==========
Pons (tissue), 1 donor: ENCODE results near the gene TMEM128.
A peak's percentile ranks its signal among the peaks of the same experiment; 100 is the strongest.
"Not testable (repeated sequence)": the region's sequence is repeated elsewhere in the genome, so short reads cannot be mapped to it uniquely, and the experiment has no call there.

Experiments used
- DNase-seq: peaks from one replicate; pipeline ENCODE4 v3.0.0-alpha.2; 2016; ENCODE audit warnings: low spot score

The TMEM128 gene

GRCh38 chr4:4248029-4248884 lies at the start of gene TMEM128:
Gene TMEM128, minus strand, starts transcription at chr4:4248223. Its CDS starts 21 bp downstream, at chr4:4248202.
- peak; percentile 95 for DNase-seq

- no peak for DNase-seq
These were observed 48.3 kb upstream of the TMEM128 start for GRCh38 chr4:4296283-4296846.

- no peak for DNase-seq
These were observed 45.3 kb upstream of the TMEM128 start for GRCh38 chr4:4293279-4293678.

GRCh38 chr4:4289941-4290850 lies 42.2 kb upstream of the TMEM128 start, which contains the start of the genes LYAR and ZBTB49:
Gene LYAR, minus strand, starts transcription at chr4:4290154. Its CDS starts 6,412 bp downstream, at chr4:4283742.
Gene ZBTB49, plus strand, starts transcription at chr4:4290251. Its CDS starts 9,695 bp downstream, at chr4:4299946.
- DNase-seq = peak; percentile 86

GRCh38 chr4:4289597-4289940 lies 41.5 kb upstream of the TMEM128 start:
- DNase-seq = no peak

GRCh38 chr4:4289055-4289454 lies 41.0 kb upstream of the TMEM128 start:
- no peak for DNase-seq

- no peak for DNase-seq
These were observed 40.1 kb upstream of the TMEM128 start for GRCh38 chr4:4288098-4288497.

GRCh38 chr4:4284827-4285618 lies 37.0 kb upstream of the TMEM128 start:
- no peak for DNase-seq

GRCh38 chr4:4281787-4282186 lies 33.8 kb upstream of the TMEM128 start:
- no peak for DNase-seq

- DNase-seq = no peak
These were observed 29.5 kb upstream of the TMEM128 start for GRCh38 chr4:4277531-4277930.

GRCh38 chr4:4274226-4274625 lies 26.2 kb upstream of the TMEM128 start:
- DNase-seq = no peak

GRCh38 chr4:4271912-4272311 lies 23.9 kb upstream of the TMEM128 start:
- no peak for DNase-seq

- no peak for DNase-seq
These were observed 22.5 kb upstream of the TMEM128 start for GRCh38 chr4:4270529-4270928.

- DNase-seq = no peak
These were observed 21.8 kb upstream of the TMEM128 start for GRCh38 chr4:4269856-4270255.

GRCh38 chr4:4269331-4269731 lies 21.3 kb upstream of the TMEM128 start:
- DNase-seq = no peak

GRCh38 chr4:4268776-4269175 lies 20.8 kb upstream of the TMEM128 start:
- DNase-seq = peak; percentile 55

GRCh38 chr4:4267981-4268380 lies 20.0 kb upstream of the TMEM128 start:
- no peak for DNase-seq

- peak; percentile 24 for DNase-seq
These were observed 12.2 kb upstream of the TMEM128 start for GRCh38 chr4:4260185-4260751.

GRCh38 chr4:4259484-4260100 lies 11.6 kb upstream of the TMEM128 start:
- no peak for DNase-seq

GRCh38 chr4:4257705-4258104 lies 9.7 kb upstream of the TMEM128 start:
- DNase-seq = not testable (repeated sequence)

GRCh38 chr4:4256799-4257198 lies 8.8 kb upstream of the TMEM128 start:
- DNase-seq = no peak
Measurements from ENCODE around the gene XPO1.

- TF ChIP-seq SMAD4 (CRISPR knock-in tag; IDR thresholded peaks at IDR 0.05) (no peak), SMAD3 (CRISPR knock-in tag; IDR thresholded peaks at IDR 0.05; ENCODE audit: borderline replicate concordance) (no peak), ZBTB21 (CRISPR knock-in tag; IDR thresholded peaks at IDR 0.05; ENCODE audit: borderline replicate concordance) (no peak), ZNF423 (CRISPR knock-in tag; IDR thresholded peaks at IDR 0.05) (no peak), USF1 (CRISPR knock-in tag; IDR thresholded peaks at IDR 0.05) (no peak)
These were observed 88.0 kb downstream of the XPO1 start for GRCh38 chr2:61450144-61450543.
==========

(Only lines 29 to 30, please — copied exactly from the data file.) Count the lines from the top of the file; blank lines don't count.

These were observed 29.5 kb upstream of the TMEM128 start for GRCh38 chr4:4277531-4277930.

GRCh38 chr4:4274226-4274625 lies 26.2 kb upstream of the TMEM128 start: